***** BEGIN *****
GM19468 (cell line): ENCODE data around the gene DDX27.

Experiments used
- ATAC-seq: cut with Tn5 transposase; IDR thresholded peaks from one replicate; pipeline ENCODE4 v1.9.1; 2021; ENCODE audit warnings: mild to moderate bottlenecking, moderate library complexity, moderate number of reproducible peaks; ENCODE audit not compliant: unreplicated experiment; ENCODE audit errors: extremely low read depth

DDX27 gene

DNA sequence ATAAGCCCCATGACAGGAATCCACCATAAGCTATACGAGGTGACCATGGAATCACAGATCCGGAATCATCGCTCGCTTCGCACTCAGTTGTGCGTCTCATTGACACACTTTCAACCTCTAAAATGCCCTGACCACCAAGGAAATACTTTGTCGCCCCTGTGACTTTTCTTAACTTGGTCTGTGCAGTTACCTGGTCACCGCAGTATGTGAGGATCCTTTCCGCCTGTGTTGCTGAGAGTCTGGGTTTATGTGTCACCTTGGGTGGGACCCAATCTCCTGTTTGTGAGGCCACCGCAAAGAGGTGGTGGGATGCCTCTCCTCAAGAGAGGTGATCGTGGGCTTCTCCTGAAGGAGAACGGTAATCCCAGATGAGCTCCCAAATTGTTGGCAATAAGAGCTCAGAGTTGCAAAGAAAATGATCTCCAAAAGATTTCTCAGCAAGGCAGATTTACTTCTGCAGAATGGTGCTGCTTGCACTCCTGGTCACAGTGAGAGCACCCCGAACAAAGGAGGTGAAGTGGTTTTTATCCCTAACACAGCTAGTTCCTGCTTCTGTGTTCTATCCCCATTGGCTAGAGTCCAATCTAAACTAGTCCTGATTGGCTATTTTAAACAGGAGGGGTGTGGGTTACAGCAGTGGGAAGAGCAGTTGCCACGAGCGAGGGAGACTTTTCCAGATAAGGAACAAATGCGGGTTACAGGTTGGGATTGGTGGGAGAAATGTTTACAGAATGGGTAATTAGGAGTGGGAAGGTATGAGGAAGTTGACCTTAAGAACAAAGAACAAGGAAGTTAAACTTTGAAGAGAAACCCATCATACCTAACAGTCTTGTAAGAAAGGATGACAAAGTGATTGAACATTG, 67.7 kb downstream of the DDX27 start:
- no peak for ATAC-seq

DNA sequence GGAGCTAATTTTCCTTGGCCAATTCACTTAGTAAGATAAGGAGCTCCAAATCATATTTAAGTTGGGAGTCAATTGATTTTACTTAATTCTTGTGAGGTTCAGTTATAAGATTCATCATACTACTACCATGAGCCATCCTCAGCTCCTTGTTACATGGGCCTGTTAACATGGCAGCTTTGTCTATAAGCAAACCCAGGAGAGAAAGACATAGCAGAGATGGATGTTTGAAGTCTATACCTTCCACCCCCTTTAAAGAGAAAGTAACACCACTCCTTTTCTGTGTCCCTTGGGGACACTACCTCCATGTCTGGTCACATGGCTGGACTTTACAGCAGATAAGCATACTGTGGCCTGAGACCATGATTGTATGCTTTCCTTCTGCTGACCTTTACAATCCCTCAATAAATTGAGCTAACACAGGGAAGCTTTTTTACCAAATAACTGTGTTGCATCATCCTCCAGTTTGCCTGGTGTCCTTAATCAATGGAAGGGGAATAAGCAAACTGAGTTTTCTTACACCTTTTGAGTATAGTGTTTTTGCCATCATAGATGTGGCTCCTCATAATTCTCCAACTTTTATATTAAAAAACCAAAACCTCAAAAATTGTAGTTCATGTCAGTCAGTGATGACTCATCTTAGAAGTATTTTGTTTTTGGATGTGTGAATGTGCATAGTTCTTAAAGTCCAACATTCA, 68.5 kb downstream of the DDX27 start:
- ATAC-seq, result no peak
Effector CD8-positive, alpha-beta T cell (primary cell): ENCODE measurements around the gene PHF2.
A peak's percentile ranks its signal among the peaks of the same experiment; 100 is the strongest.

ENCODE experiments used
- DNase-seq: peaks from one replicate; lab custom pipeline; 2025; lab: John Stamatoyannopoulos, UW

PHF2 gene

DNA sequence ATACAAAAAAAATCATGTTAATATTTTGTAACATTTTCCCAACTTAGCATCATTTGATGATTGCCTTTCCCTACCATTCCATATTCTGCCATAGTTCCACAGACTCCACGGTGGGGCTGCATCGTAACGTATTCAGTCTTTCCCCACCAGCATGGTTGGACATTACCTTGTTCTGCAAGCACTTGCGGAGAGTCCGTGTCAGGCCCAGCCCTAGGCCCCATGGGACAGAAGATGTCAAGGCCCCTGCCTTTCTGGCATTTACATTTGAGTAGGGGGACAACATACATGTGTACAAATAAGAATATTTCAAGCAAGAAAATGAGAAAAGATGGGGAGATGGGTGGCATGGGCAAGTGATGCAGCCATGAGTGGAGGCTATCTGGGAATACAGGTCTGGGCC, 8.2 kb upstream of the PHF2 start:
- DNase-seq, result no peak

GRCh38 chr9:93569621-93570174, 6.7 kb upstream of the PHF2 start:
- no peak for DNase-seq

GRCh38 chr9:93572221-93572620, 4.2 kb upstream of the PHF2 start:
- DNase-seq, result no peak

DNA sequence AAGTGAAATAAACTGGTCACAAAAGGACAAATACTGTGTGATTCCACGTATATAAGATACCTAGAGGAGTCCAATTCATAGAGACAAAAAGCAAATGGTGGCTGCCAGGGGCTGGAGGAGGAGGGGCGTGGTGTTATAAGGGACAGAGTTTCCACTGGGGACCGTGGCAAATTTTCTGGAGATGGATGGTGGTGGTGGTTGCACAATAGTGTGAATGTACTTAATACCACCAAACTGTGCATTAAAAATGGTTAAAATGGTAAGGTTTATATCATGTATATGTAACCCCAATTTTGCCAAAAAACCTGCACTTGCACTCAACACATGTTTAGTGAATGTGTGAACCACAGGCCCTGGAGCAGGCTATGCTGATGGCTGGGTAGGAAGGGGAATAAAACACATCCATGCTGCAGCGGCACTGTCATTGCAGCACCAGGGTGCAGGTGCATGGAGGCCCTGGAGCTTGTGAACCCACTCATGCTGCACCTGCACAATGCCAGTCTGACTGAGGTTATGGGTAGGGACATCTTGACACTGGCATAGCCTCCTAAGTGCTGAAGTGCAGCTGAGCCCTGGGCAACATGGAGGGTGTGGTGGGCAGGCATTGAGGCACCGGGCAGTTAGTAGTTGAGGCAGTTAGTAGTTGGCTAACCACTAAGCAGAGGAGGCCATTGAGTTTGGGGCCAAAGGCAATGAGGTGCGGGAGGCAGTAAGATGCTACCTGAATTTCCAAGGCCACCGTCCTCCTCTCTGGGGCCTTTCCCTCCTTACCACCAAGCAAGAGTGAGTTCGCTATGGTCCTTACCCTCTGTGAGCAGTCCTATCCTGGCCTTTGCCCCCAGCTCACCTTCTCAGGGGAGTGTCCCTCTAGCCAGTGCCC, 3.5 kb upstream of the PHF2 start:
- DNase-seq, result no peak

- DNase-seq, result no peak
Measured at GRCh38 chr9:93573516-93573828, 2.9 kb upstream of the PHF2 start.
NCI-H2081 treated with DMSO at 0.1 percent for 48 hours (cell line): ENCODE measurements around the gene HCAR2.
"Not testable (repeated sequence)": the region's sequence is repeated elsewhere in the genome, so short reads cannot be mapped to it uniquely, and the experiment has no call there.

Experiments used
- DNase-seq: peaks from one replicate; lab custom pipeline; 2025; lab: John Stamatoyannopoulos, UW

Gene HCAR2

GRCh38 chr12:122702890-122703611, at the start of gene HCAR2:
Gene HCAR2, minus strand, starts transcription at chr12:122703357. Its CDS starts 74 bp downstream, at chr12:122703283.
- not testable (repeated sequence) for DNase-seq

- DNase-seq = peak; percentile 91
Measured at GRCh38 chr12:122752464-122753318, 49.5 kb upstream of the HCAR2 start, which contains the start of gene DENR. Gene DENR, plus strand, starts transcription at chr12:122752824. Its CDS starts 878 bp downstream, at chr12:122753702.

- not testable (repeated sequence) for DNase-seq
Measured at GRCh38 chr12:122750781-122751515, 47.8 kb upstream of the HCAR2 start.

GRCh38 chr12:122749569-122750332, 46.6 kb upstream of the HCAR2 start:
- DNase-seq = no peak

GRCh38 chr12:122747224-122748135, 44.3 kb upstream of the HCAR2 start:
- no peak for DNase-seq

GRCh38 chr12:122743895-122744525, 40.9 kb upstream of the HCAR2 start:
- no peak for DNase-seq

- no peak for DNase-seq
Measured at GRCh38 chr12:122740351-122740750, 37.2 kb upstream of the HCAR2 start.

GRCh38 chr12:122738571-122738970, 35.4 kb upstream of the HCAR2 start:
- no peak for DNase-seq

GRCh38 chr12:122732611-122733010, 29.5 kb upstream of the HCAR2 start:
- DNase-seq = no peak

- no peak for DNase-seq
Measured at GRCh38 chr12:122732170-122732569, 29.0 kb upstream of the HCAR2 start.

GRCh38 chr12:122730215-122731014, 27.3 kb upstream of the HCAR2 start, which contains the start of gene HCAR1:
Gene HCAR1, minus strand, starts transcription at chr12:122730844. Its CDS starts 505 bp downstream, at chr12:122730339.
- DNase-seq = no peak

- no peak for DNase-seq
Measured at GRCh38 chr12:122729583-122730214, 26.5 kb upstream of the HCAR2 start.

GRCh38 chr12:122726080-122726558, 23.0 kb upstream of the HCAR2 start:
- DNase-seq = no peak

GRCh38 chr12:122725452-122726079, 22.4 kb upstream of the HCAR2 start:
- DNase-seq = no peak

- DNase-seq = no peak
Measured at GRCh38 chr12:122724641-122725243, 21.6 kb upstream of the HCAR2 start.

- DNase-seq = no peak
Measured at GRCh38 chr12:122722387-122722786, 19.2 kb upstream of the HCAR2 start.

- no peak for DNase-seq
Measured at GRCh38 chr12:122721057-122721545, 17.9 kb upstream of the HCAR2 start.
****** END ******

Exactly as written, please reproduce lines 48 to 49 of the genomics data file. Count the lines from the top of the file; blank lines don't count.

- no peak for DNase-seq
Measured at GRCh38 chr12:122732170-122732569, 29.0 kb upstream of the HCAR2 start.